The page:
They do fill up your bowls of soup without prompting, but we found that the first round is always the best and richest tasting (perhaps because the ribs have been simmering in the soup a long time and the top up soup is probably from a different vessel? – just guessing) B’s opinion is that the top up version should be just as good as the small portion of soup you first get with the ribs. To him it’s a big difference, much more than I can discern at the moment.

When we ordered water we got a bottle with the Jumbo Seafood label and discovered that the restaurant is now owned by Jumbo as confirmed at it’s website. Noticed they have more branches now including one at Marina Bay Sands.

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Here are some other reviews because I wouldn’t want you to rely on my opinion alone and after reading these I want to try some other famous ones that they say are superior.

Entree Kibbles

And More Food

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Artisan Boulangerie Co. (ABC) at Katong 112

Somehow prefer the branch at Vivocity, the pastries seemed fresher there and it was not as crowded. The coffee looks good but I find it a tad bitter.  They do baguette sandwiches best of all and you can’t go wrong with tea.

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Gazing at Swimming Fish at Honeymoon Dessert

Wanted to have a cupcake at Gastronomia Da Paolo but there were no seats available. So we ended up at Honeymoon Dessert where the service was lovely. It’s nice to be in a relatively empty space when you’re in always crowded Singapore. We had just come from Parkland Green which was not so serene anymore on a crazy crowded Sunday.

The white dessert you see is called Almond drink. It’s not as creamy as almond cream which I prefer. Perhaps I should have gone with the mango sago pomelo.


I would come here again for some peace and quiet. It was relaxing watching the silver arowana (dragon fish) swim so gracefully before they got tormented by some noisy kids banging on their tank. The goatee like things on it’s chin is called barbels. Conflicting feels when I see animals in captivity. Marvel at their beauty, but I felt guilty that they are trapped and I am free. Even though the tank is long, it must be confining and claustrophobic for a wild creature. Makes you pause and think about your own freedom of movement you take for granted.



Found out that this is part of a Hong Kong Chain with 300 stores, in Hong Kong, China, Singapore and Indonesia.

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Bad Meal: Rude Service & Disappointingly Bland Laksa

After a spate of good meals we had a bad lunch today.  

Walked in the blazing heat and was not sure where to go and ended up at 328 Katong Laksa. Spotted a long queue inside the cramped tiny air-conditioned area (there were seats outside too) and decided to just queue since everywhere else was crowded as well.

When you finally got to the front of the queue you’re met with extremely rude and aggressive service which was a real put off. Seems like I’m not alone as reviewers on Tripadvisor felt the same way both about the service and the quality of the laksa. And you’ll notice that the bad reviews are by locals from Singapore like myself. I figure that the good reviews are from people who are trying laksa for the first time so find the coconut taste appealing. (I would probably be just as generous if I tried a totally new cuisine in another country). I was giggling at the comment from Achomo from Miami Beach who said the service reminded him of the Soup Nasi from that Seinfeld episode. But I also feel ashamed and sorry for travellers/tourists who encountered bad service (often rudeness can ruin an experience or trip).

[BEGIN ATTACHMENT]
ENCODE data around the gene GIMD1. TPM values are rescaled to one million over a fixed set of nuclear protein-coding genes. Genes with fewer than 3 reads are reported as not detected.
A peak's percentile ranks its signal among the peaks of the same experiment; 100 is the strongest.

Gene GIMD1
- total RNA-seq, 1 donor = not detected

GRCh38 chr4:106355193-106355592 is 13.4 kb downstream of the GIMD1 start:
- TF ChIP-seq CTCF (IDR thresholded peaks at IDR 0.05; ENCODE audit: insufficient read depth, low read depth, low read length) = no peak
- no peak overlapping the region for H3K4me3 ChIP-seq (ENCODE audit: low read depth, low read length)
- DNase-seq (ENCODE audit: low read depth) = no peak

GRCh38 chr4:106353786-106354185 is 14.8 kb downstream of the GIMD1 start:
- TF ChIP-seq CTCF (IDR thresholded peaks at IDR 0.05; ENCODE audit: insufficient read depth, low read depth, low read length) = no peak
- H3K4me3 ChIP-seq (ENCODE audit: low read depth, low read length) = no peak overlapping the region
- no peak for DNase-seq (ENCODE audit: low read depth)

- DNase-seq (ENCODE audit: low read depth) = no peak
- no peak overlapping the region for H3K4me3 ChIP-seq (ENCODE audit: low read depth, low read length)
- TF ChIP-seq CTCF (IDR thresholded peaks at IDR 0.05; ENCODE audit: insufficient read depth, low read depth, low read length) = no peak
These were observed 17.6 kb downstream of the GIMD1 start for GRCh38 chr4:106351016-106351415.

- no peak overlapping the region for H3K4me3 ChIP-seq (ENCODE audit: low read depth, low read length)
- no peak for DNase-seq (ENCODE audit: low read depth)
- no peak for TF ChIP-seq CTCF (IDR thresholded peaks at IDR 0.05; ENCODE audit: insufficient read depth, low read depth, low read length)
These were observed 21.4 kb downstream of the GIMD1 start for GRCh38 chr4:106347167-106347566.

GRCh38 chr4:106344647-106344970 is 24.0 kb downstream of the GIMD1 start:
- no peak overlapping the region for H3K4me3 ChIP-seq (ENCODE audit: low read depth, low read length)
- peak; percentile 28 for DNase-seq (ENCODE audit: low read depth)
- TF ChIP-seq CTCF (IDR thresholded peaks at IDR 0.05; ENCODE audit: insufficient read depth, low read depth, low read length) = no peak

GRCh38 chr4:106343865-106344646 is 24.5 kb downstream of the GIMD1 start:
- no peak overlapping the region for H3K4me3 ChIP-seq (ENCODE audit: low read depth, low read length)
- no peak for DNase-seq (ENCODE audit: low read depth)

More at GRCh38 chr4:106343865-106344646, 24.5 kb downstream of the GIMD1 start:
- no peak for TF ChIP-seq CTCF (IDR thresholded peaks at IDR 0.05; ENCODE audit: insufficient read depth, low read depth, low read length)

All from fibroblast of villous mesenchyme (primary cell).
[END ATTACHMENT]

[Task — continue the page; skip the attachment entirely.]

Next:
The laksa was tasteless if not for the added chilli.  (the only laksa that will satisfy me is the claypot one at Alexandra Village). Big mistake ordering the large $7 bowl of laksa, when there was a $5 version available. But you tend you order the largest available after queuing for ages in a cramped space (well at least there was air-conditioning)

This place is not known for nasi lemak ($1.80) but I actually enjoyed it, perhaps because I haven’t had it in a long time so any form of it will do and I was tired and hungry. And also it reminded me of the simple version we had at the school tuck-shop when we were in primary school with the pleasantly sweet chilli sauce. There was no way to eat the tiny fried fish though with the flimsy plastic spoon, so I ended up wasting it. Luckily we ordered some otak as well to go with the rice. B didn’t like the nasi lemak at all and said he has had much better versions.

This spot is mostly for tourists but we decided to walk here from Katong i12 looking for a better option than queuing at Din Tai Fung or squeezing into an overcrowded Toast Box.  Walked past an advert for a briyani that costs S$19.80, so cost-wise what we had was better, but I don’t think we’ll be coming here again if we have a choice.  Should have known, as the place was filled with mostly tourists including people from Hong Kong and Japan. I hope they get to discover more authentic laksa rather than this touristy tasteless, overpriced version. I dare say that even the mediocre version at Wang Cafe is better than this one. This is what happens when a brand name gets too popular.

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Only after writing this post and reading other reviews did I discover why this particular shop is so popular. They can thank Gordon Ramsey and the hawker challenge where he lost to this establishment.

After reading this blog post by Russell Wong I realise I didn’t have the real katong laksa today. Also when a food place starts to expand through franchising, quality often falls.